the research are summarized in the conclusions section (Section 5).

5
2 Peridynamics (PD)
In this study, the original Peridynamic formulation introduced by Silling [43] named as bond-based
PD is utilized due to its simplicity. However, it is straightforward to extend it to more advanced PD
formulations including state-based PD. The PD is a non-local continuum mechanics formulation.
Therefore, the continuum (analysis domain) is represented by the ensemble of infinitely small volumes
called material points (particles). As opposed to CCM, in PD, a material point can interact with other
points which are far from each other in a non-local manner and each interaction is called as Peridynamic
bond. The range of interactions is named as horizon, which represents the family of the material points,
H
(Figure 1). The horizon, H, can be a sphere or a circle with a radius denoted by (Figure 1) for a threedimensional (3-D) or two-dimensional (2-D) body, respectively.
Figure 1: The family
H of the material point i within the horizon radius.
The PD equation of motion of a material point located at
𝐱 can be expressed as [78]
 , , , ,         
H
x u x f u u x x b x t t dH t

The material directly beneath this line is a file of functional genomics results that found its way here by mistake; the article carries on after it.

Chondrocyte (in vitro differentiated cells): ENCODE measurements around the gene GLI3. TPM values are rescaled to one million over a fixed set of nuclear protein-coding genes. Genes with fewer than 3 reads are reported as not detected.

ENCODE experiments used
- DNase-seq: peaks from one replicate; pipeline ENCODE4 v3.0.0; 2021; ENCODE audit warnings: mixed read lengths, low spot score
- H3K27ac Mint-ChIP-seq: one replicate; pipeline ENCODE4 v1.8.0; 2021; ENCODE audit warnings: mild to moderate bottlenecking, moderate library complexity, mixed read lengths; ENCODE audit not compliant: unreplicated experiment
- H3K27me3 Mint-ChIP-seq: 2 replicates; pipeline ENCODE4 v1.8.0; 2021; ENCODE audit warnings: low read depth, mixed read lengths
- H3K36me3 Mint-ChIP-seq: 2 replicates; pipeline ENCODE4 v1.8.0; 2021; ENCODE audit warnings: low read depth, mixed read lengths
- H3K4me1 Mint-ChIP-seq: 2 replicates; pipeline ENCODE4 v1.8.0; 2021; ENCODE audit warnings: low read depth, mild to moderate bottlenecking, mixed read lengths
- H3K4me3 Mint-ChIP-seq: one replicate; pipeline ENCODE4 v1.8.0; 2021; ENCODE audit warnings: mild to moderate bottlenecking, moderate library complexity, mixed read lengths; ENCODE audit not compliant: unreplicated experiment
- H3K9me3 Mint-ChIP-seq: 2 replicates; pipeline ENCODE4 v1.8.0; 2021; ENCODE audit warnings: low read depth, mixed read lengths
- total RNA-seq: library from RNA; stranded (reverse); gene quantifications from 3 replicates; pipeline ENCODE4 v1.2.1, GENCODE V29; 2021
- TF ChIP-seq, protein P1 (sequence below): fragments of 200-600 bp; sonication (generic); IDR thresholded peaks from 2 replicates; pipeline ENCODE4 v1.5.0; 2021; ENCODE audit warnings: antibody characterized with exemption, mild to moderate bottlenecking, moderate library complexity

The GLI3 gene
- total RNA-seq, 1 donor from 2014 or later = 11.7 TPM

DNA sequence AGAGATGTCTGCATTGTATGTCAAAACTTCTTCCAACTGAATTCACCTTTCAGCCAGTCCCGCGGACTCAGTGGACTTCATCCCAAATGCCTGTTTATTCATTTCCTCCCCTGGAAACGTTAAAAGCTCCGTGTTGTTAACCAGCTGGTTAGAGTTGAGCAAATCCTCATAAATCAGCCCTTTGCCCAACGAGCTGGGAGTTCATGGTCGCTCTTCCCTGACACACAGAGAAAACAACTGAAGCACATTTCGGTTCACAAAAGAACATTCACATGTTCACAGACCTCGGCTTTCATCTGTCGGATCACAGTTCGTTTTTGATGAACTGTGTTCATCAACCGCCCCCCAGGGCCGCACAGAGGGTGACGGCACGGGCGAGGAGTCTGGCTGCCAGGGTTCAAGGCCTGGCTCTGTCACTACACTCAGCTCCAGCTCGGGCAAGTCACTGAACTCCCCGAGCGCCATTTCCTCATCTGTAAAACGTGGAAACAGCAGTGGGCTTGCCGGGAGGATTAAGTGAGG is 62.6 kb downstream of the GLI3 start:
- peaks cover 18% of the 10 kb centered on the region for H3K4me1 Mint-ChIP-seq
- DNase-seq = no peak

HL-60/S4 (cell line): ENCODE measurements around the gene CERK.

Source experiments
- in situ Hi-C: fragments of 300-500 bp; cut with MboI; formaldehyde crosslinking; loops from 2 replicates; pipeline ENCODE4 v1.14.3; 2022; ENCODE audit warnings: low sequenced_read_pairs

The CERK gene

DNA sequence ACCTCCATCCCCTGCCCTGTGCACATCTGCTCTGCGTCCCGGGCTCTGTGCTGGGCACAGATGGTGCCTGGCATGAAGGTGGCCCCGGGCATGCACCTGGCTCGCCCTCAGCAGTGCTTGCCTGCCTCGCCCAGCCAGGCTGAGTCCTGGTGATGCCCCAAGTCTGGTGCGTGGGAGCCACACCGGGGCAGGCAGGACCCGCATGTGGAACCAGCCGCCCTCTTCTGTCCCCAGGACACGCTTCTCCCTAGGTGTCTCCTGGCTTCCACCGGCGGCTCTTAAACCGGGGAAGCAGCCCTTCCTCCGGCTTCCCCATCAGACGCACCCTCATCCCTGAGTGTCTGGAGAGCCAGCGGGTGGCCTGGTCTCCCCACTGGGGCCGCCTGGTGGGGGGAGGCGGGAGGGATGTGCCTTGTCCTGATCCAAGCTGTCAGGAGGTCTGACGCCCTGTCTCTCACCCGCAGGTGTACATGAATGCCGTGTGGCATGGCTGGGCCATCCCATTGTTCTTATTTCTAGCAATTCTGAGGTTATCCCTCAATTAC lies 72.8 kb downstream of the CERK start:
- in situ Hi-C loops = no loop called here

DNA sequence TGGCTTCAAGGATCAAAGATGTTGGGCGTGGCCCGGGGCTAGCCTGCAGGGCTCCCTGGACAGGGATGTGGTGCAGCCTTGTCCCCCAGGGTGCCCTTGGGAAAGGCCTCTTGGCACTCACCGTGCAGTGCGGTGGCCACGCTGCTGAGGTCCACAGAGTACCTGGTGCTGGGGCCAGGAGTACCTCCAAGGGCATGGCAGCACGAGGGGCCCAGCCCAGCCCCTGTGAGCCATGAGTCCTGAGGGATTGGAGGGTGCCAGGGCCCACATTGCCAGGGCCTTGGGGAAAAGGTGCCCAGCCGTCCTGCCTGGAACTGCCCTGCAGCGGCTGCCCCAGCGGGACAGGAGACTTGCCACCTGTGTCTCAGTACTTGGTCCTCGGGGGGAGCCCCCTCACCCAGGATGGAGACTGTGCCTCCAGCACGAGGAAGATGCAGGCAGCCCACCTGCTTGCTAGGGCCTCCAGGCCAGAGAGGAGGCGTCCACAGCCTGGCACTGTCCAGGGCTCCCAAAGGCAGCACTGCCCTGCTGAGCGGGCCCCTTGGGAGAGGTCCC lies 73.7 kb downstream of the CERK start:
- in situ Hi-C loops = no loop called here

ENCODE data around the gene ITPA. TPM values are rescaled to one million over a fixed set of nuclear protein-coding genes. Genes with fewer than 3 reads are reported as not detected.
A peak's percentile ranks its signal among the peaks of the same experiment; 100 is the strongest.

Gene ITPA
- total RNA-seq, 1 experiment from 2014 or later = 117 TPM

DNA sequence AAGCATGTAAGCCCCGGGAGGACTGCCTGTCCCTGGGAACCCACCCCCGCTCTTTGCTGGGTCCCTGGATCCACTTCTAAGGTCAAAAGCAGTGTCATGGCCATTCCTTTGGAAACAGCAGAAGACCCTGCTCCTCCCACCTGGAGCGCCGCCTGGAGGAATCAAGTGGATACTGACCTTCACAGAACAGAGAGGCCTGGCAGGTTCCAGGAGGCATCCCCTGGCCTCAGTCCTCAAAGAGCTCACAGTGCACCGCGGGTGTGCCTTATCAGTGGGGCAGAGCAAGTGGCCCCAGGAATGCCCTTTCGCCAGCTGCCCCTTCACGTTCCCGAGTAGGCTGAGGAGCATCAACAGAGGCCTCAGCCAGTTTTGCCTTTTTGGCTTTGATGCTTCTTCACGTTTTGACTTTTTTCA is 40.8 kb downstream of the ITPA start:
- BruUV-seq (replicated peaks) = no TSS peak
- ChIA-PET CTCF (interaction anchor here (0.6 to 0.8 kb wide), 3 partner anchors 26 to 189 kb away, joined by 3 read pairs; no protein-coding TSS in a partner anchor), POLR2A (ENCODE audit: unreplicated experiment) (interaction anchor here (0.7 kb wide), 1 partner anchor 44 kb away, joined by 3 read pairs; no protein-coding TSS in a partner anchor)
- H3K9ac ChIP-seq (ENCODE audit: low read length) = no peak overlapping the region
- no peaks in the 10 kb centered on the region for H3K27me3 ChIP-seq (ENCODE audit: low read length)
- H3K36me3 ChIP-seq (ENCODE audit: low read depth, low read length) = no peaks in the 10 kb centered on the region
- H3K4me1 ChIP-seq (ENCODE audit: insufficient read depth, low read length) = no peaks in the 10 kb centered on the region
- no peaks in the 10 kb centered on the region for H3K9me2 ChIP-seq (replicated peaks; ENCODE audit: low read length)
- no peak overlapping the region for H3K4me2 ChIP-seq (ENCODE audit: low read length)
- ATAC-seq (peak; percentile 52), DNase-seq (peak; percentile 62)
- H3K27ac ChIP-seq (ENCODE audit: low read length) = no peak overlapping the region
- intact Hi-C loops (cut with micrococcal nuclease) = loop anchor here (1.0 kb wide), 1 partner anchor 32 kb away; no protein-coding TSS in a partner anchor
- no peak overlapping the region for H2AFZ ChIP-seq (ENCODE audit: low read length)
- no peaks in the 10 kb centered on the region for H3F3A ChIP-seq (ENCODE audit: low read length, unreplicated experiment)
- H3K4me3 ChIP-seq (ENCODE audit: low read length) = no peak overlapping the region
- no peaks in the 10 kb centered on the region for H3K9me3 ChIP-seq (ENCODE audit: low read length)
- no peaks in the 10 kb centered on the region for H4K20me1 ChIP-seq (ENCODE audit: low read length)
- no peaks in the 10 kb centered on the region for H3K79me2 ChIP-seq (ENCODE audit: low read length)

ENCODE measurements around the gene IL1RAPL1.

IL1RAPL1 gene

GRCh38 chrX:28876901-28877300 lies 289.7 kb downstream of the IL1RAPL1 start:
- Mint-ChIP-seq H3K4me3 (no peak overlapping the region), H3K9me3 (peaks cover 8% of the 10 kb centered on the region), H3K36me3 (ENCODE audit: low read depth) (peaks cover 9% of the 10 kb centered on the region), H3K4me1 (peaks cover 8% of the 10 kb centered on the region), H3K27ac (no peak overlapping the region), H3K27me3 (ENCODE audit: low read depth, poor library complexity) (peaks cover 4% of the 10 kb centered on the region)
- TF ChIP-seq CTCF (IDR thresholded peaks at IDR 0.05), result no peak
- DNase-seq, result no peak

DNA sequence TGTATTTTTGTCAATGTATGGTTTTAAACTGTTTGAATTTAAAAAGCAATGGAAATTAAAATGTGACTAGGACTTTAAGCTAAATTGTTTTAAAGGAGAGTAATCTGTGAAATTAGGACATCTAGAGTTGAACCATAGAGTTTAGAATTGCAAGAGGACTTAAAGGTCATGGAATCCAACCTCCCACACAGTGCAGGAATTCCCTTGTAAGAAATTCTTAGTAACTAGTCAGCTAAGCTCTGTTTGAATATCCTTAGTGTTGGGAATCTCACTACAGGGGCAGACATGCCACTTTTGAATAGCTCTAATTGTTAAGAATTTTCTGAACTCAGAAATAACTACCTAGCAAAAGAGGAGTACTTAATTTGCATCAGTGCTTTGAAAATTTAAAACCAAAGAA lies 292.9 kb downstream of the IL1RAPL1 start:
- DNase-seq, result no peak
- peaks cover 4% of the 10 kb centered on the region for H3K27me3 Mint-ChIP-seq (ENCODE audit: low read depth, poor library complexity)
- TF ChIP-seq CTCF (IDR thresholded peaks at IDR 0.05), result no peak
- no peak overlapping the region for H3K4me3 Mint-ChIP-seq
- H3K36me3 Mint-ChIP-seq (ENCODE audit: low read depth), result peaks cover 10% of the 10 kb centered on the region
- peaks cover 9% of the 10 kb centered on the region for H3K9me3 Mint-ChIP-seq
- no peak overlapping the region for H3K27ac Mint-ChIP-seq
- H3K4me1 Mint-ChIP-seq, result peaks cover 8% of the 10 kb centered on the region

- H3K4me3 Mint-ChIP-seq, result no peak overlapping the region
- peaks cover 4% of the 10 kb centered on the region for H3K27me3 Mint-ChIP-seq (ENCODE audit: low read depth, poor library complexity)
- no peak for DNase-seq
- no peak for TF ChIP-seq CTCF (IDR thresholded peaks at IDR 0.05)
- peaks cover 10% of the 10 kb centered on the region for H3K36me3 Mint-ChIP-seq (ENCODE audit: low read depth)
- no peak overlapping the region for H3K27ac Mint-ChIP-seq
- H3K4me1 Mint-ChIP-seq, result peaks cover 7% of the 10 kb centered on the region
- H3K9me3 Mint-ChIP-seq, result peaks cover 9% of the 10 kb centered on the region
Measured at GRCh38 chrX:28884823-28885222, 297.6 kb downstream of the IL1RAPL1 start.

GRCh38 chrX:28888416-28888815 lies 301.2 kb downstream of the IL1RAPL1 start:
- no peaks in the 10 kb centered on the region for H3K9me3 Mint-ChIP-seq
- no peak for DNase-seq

(1)
where
𝜌 is the density, u is the acceleration, 𝐛 is the body force, and f is the pairwise force density
between material points
𝐱 and 𝐱′. The pairwise force density function can be defined as:
        

f u u x x f , , t f ξ η
ξ η
(2)
where
𝛏 represents the relative position vector between material points 𝐱 and 𝐱′ in the original
configuration, i.e.
𝛏 ൌ 𝐱െ 𝐱, and 𝛈 represents the relative displacement vector, i.e. 𝛈 ൌ 𝐮െ 𝐮. The
magnitude of the force density,
𝑓, can be expressed for an elastic isotropic material as:
f c s (3)
6
where
𝑐 is the bond constant and 𝑠 is the stretch. The bond constant for an isotropic material can be
expressed in terms of the material constants of CCM as:
 

3
9E
c
h
(4)
with
𝐸 and representing the elastic modulus and the thickness of the 2-D domain, respectively. The
stretch of a PD bond is defined as:
 
s
ξ η ξ
ξ
(5)
The PD force given in Eq. (3) can be obtained from the micro-potential of the PD bond which can be
written as:
        , , 1 2
2
w w t cs u u x x ξ (6)
where
ξ is the length of the PD bond. Moreover, the strain energy density of the material point located
at
𝐱 can be expressed in terms of micro-potential of PD bonds associated with this material point as:
  , , ,    1 2   
H
W t w t dH x u u x x
(7)
Finally, integrating the strain energy density over the domain of the body,
, the total strain energy of
the body can be calculated as:
 


C W t d x, (8)
Although several analytical solutions to the PD equation given in Eq. (1) are available in the literature
[79], numerical techniques, especially meshless method, are usually utilized. Therefore, to obtain the